JAN 21, 2020 5:37 PM PST

Expanding Microchip Storage with 3D Technology

WRITTEN BY: Nouran Amin

Most recently engineers are utilizing 3D components on a standardized 2D microchip to use up to 100 times less chip space. Researchers added up to three orders of magnitudes of induction to meet the performance of modern electronic devices. Traditionally, microchip inductors are large 2D spirals of wire that produce stronger inductance. However, using self-rolling magnetic nanoparticle-filled tubes, magnetic field distribution can be condensed and energy storage in 3D space while maintaining a small space on a chip.

Learn more about memory chips:

"A longer membrane means more unruly rolling if not controlled," says study leader and professor at the University of Illinois. "Previously, the self-rolling process was triggered and took place in a liquid solution. However, we found that while working with longer membranes, allowing the process to occur in a vapor phase gave us much better control to form tighter, more even rolls."

Findings were published in the journal Science Advances which describes a critical key development—the addition of a solid iron core.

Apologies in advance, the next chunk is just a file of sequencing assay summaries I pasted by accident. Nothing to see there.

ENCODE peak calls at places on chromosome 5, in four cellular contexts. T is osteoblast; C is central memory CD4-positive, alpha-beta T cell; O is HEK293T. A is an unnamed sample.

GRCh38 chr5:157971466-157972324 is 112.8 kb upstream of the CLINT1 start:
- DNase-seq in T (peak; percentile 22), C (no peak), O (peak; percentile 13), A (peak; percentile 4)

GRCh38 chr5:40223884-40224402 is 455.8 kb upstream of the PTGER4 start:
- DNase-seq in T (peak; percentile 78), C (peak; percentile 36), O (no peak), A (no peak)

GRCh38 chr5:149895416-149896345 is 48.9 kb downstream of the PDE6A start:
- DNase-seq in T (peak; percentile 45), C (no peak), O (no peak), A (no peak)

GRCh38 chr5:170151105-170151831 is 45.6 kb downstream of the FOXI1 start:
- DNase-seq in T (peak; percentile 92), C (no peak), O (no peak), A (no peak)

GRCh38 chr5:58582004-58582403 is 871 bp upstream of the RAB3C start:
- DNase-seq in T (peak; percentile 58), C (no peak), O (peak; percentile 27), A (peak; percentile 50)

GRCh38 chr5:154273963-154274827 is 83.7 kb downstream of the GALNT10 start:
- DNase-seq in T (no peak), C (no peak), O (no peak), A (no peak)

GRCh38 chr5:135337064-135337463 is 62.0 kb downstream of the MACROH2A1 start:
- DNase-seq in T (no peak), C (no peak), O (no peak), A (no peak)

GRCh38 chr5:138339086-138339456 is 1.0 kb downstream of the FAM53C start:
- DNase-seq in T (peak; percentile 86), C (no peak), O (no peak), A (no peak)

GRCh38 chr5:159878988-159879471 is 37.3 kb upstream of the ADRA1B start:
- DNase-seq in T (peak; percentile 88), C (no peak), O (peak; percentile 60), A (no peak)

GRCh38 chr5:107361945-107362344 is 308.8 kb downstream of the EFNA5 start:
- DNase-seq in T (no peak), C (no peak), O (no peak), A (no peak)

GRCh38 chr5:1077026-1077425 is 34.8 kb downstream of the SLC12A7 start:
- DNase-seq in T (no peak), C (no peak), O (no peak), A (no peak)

"The most efficient inductors are typically an iron core wrapped with metal wire, which works well in electronic circuits where size is not as important of a consideration," Li said. "But that does not work at the microchip level, nor is it conducive to the self-rolling process, so we needed to find a different way."

To perform this, scientists added an already-rolled membranes with an iron oxide nanoparticle solution using a tiny dropper.

"We take advantage of capillary pressure, which sucks droplets of the solution into the cores," Li said. "The solution dries, leaving iron deposited inside the tube. This adds properties that are favorable compared to industry-standard solid cores, allowing these devices to operate at higher frequency with less performance loss."

Source: Science Daily

About the Author
  • Nouran is a scientist, educator, and life-long learner with a passion for making science more communicable. When not busy in the lab isolating blood macrophages, she enjoys writing on various STEM topics.
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